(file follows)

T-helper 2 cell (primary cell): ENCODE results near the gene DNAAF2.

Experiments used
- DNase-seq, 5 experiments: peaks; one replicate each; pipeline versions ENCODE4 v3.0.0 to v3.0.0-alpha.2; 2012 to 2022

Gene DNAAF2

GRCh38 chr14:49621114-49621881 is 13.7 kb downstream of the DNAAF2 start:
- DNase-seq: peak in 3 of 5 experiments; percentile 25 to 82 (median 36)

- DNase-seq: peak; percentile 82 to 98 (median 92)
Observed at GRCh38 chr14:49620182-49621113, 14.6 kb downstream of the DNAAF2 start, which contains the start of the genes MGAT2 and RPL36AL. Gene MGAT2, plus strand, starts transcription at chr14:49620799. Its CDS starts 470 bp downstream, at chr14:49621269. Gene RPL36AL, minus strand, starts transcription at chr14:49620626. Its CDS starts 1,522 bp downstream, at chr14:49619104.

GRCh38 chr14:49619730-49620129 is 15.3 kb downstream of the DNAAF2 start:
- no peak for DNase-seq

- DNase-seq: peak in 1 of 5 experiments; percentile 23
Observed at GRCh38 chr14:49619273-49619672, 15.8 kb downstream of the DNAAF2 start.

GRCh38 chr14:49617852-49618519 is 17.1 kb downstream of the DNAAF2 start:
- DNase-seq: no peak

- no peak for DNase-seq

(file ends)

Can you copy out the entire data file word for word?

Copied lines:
T-helper 2 cell (primary cell): ENCODE results near the gene DNAAF2.

Experiments used
- DNase-seq, 5 experiments: peaks; one replicate each; pipeline versions ENCODE4 v3.0.0 to v3.0.0-alpha.2; 2012 to 2022

Gene DNAAF2

GRCh38 chr14:49621114-49621881 is 13.7 kb downstream of the DNAAF2 start:
- DNase-seq: peak in 3 of 5 experiments; percentile 25 to 82 (median 36)

- DNase-seq: peak; percentile 82 to 98 (median 92)
Observed at GRCh38 chr14:49620182-49621113, 14.6 kb downstream of the DNAAF2 start, which contains the start of the genes MGAT2 and RPL36AL. Gene MGAT2, plus strand, starts transcription at chr14:49620799. Its CDS starts 470 bp downstream, at chr14:49621269. Gene RPL36AL, minus strand, starts transcription at chr14:49620626. Its CDS starts 1,522 bp downstream, at chr14:49619104.

GRCh38 chr14:49619730-49620129 is 15.3 kb downstream of the DNAAF2 start:
- no peak for DNase-seq

- DNase-seq: peak in 1 of 5 experiments; percentile 23
Observed at GRCh38 chr14:49619273-49619672, 15.8 kb downstream of the DNAAF2 start.

GRCh38 chr14:49617852-49618519 is 17.1 kb downstream of the DNAAF2 start:
- DNase-seq: no peak

- no peak for DNase-seq